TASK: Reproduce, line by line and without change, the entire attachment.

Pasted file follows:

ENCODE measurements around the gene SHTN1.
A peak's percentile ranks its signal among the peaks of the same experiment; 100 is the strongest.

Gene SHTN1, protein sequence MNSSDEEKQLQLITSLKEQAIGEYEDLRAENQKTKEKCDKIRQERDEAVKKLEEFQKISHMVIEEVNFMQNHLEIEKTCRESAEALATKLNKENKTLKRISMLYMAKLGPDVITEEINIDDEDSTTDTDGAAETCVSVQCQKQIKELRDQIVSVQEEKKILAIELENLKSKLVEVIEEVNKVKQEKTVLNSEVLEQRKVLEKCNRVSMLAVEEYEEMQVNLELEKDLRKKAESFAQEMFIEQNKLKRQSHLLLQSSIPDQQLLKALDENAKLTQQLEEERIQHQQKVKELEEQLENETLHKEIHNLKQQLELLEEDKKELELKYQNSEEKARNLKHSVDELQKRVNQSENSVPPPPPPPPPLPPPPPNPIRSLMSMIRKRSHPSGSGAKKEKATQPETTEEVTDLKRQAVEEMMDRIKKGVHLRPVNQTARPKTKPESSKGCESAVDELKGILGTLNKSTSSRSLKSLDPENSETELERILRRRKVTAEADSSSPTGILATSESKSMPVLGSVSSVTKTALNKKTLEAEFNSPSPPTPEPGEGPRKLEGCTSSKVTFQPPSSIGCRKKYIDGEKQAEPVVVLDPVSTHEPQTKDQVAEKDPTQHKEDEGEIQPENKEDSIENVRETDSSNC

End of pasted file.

ENCODE measurements around the gene SHTN1.
A peak's percentile ranks its signal among the peaks of the same experiment; 100 is the strongest.

Gene SHTN1, protein sequence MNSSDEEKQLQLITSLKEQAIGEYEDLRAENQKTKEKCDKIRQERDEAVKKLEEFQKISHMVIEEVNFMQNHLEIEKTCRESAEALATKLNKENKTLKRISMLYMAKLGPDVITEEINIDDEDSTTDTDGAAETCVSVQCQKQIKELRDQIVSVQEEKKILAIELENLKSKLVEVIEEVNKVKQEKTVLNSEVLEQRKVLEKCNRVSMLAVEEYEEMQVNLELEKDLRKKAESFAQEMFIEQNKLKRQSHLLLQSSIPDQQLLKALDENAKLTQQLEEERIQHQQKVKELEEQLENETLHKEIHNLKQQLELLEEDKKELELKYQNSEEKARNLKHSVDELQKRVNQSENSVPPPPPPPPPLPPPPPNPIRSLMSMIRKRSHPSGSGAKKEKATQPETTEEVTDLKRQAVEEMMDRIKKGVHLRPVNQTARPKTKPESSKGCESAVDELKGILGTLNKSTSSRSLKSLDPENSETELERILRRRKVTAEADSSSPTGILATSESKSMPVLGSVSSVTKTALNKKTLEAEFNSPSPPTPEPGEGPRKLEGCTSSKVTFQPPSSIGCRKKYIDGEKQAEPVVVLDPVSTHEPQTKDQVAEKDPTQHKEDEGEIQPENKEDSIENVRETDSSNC